Haftarah Parshat Ekev
July 27, 2013
20 Av 5773
This week’s haftarah is made up of a number of distinct prophecies. In one of them (50:4-9), the prophet describes the nature and difficulties of his task. He notes that his strength and ability to cope with his role as a prophet is derived from the message that God has imparted to him: “The Lord God gave me a skilled tongue, to know how to speak ‘timely’ (la’ut) words to the weary.” (4)
What exactly did God teach him? The answer to this question depends, in part, on the meaning of the word “la’ut – lamed, ayin, vav, tav” which is a hapax legomenon – a singular usage in the Tanach. This of course makes the determination of its meaning difficult. The meaning adopted by the above translation “timely” is based on the assumption that the word is derived from the two letter root “ayin tav” meaning time. This interpretation is found in the Septuagint, Rabbi Menachem ben Saruk’s dictionary, the Mahberet (10th century Spain), Rashi, Rabbi David Kimchi and others. Targum Yonathan, the Jewish Aramaic translation of the Prophets (9th century), translates the word as “ilfa – to teach”: “The Lord God gave me a learned tongue, to know to teach to the weary righteous to speak words of Torah wisely.” If the word is based on a root similar to the Arabic root “ayin vav tav” then it would take the meaning “help” or “assist” – “to know speak words to assist the weary”. (See S. Paul, Isaiah 40-66, Mikra L’Yisrael, p. 315)
A late midrash, Pesikta Rabbati, records a midrash which links this prophecy with Isaiah’s introductory prophecy (chapter 6) where God has an angel touch a fiery coal to Isaiah’s lips to purify them for his prophetic task: “When Isaiah saw this (that he was unharmed by the coal), he began to justify Israel’s innocence and act in their defense. How do we know? At the end of his prophecy, it says: ‘The Lord God gave me a skilled tongue, to know how to teach the defense of the weary.” Rabbi Yitzhak Hacohen, son of Rabbi Hama taught in the name of Rabbi Hilkiah in the name of Rabbi Shimon asked: ‘What is the meaning of “la’ut”? – that He taught how to defend them.” (adapted from Chapter 33, Ish Shalom ed. pp. 150b-151a)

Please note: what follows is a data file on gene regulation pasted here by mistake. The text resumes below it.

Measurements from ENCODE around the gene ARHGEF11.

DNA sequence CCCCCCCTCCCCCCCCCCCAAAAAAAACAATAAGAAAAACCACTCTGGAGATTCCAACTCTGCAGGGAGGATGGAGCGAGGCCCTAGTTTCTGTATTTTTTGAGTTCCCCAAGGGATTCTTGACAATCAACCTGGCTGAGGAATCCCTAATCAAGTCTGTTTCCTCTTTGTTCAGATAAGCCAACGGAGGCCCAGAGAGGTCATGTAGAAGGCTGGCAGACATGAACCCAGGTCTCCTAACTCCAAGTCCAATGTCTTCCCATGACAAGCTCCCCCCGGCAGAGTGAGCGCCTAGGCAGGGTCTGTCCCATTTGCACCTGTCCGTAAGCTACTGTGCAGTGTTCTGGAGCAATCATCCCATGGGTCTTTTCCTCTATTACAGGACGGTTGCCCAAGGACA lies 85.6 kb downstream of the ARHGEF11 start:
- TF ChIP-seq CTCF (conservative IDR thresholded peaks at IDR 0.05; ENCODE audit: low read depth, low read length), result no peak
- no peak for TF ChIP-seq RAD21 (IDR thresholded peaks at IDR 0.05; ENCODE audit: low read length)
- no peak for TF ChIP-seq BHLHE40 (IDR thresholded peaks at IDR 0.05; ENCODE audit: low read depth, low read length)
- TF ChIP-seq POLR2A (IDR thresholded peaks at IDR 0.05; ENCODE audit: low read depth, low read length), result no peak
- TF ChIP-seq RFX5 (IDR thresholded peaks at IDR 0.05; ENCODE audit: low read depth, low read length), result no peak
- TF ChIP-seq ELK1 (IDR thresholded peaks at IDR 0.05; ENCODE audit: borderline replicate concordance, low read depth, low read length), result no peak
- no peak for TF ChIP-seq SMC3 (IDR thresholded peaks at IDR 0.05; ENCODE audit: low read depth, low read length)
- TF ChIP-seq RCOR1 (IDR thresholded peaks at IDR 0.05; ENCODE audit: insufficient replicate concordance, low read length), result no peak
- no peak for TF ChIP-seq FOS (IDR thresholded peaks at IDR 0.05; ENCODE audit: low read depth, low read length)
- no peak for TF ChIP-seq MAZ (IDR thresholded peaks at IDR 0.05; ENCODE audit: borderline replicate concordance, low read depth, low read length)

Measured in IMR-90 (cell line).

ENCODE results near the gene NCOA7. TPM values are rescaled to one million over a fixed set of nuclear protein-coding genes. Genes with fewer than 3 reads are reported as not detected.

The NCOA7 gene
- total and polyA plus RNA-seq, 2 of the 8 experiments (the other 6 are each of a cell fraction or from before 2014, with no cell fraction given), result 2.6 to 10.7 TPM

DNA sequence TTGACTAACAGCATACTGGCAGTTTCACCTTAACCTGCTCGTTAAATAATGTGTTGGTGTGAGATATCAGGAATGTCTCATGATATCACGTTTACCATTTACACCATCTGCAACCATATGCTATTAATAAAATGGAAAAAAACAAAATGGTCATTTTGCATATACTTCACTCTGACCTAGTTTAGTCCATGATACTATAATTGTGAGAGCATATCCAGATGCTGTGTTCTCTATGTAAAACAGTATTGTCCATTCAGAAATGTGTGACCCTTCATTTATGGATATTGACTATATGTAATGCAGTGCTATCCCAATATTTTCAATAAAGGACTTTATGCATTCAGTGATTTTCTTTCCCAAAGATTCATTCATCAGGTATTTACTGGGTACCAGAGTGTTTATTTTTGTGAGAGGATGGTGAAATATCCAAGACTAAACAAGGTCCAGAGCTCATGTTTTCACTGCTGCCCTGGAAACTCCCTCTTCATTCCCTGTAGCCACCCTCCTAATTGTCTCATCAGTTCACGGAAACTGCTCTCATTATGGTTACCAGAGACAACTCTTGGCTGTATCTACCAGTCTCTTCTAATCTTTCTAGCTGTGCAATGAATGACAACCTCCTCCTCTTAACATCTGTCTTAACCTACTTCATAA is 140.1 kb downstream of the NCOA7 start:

In this midrash, Isaiah undergoes a transformation. If his mission, according to the plain sense of the text was to act as God’s messenger to His people, giving them the confidence and encouragement necessary to carry out the restoration of the nation after the exile, this midrash transforms him into Israel’s advocate before God and the nations. This required no less strength than confronting the people for their wrongdoings.
These days, when it seems that Israel has no shortage of critics from both inside and out, it might be fitting for some of Israel’s would be ‘prophets’ to learn how to be an advocate as well as a critic. Perhaps this combination would truly bring about the redemption.